“My father was a very caring father. He was a single dad who was devoted to us,” said Barbie, whom he nicknamed Babsie Mae. “My parents divorced when I was 3 years old and my mother really wasn’t fit to be a mom, so my dad kept petitioning Children’s Services, kept fighting for us and finally won sole custody.
“We were a tri-pack, each took care of the other and at 13 years old I became the mom, which I absolutely loved.”
While growing up, Barbie Pallo heard all the stories about her father’s prowess on the field, yet as a kid they never fully sunk in.
That is, until she grew older.
“The one word I kept hearing from those that knew my father or watched him play, was that he was punishing. He was anything but punishing with my sister and me, in fact, he was very protective,” Barbie said.
“One day you’re a freshman in your first period class with Mr. [Ralph] Roberts. He yells out my name, asks me if I am the Masher’s daughter and when I answer yes, proceeds to tell the class what a great player he was.
“It’s very humbling to hear his friends and the many others still talking about my father.”
When Pallo fell ill, it was the recently married Barbie who moved both her father and sister to Columbus so she could care for them.
“I married late, at 47, and my husband, Eric, absolutely loved my father and sister. There was never a concern about us being their caregivers,” Barbie said. “Eric never really had a relationship with his birth father, so he asked my dad’s permission to take his last name when we were married, to which my dad gave his full blessing.
“Before he passed away, I promised him that we would look after K.P. and my husband and I are now her legal guardians.”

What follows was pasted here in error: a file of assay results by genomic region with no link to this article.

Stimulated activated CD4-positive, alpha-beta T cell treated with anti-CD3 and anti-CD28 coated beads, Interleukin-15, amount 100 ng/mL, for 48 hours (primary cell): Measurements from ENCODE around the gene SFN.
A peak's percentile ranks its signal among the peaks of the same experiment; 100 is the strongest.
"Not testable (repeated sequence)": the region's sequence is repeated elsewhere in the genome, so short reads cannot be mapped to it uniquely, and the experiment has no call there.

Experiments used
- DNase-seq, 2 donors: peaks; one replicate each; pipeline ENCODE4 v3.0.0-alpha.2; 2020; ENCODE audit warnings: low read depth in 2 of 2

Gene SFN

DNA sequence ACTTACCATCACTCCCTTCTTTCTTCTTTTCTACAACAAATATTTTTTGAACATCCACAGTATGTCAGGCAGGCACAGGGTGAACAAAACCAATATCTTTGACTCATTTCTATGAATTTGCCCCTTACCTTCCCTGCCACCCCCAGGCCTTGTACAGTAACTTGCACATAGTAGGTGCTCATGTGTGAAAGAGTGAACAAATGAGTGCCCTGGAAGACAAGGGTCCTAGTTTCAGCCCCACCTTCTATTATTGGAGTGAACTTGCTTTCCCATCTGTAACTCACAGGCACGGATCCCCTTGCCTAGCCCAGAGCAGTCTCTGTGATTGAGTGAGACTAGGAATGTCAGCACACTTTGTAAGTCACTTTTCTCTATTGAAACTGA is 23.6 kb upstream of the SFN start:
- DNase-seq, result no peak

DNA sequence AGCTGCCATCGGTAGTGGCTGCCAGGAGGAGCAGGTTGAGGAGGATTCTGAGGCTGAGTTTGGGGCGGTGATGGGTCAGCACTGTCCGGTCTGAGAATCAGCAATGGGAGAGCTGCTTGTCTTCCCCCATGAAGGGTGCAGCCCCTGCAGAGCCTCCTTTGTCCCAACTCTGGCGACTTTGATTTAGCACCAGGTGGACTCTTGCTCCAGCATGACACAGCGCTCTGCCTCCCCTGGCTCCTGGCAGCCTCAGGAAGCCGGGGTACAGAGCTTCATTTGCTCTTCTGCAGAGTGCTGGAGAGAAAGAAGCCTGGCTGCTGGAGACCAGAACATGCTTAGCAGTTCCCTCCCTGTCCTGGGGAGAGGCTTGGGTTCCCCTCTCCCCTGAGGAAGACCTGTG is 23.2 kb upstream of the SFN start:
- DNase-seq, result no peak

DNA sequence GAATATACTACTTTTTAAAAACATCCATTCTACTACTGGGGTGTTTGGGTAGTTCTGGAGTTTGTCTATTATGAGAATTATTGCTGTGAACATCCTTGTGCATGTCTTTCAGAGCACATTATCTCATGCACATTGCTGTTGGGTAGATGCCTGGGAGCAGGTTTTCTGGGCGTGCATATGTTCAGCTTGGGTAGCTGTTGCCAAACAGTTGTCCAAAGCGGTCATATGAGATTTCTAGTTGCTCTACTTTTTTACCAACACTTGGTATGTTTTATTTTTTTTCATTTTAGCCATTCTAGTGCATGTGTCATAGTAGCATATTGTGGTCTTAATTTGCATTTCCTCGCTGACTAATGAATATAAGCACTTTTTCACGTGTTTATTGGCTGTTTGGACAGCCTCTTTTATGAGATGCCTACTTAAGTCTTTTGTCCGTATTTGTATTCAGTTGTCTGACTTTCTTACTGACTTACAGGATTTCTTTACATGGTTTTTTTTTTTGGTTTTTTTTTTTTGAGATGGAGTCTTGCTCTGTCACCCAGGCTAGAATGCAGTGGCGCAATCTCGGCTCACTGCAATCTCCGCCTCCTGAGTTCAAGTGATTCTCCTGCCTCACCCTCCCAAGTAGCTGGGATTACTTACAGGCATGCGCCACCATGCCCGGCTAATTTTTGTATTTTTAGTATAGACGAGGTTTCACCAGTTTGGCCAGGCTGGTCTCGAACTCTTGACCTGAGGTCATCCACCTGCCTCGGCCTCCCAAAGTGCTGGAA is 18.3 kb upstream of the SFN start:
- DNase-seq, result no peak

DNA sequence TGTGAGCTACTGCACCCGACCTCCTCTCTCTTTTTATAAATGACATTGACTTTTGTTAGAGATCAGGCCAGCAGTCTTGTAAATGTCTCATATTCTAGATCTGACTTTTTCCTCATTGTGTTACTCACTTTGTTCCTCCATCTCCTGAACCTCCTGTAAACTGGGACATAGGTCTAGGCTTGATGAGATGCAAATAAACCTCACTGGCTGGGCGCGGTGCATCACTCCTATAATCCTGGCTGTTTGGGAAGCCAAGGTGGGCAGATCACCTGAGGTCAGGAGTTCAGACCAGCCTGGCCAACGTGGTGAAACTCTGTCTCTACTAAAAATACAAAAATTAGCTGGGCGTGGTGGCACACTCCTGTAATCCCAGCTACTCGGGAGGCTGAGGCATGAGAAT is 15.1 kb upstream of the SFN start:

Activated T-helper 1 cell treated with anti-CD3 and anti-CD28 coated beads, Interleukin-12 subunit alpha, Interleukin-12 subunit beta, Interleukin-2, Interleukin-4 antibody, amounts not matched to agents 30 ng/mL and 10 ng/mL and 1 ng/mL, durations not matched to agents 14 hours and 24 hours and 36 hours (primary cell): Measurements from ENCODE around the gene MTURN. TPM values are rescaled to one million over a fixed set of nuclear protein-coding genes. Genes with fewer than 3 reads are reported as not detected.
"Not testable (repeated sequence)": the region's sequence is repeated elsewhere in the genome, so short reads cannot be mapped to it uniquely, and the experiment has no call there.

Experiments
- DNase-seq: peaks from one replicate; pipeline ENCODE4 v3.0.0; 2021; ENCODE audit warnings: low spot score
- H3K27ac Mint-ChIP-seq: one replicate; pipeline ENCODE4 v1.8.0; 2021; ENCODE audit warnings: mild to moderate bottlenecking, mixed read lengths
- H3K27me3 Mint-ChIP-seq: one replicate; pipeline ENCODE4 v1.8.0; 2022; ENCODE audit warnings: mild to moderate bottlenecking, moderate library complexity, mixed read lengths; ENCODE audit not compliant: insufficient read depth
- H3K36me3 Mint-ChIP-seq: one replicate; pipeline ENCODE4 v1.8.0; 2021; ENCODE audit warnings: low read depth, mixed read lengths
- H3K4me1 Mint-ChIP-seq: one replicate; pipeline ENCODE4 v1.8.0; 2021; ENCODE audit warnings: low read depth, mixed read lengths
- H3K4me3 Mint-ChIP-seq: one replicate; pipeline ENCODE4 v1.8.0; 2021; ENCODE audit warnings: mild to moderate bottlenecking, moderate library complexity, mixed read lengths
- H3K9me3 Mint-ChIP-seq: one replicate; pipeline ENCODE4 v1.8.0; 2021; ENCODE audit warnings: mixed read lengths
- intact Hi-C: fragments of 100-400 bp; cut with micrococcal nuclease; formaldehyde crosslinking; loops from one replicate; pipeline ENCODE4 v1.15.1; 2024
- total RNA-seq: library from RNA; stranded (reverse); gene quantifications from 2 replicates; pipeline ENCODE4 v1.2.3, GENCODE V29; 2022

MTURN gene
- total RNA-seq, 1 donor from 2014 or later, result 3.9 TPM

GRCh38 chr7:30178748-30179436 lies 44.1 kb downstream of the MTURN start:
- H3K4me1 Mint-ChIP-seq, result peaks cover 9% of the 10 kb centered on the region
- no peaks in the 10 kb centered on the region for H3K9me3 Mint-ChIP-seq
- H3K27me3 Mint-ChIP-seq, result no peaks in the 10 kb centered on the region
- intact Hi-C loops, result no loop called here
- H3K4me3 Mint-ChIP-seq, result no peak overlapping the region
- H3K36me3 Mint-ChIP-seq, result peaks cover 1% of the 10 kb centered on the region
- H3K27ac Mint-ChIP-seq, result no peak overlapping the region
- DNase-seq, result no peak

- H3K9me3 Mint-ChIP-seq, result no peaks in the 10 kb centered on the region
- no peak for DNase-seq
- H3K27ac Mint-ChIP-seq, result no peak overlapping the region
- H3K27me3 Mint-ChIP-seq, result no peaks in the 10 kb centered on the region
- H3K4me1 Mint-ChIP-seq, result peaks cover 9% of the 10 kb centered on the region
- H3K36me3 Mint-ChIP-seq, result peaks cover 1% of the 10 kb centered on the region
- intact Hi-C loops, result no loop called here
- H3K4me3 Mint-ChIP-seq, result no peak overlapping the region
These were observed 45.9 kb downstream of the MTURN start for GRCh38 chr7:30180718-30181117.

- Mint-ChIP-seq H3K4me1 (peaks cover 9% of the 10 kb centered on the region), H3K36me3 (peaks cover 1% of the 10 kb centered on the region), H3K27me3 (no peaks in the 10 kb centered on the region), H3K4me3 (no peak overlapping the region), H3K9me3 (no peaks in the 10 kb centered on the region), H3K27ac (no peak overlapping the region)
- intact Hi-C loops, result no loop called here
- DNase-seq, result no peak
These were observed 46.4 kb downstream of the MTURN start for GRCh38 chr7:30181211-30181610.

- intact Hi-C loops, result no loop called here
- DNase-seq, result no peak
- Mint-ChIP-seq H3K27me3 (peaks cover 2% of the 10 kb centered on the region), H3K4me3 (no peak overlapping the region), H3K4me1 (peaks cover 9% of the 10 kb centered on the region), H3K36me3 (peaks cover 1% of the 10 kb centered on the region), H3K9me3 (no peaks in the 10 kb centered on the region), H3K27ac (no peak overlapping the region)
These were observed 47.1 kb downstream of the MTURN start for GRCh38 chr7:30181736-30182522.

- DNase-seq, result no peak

Barbie has called her father both funny and stubborn but most of all, the rock from whom she has drawn her strength.
“I think if you asked my Dad what his greatest accomplishment in life was, he would tell you that it was his unconditional commitment to raising his girls,” she said. “He gave up his whole life for us and never got married a second time in order to dedicate his life to my sister and I.
“He knew that it would be hard for another woman to accept my sister’s disability, especially if she had other children of her own and he never wanted my sister to be a burden to anyone.
“His strength was like no other man I have known, and he took on his cancer and fought it with vengeance like no other. He drove himself to every appointment and refused help because of his pride and stubbornness. He told me once that he wanted to see just how much he could take and to test himself to see if he was still as strong as he once was. I told him he was crazy!”
Barbie said the Masher was a very simple man with simple tastes from the clothes he wore to the food he ate. She called him a meat and potatoes kind of guy who wore jeans, t-shirt, a ball cap but never shorts.
“My father was my angel on Earth, my rock, my hero and I was his biggest fan, as he was both mine and my sister’s,” she said. “The legacy that my father left behind may have started on the football field, but was left behind in the hearts of all that knew him for the man that he was both on and off the field.
“God only made one like him and I was lucky enough to have him as my father.”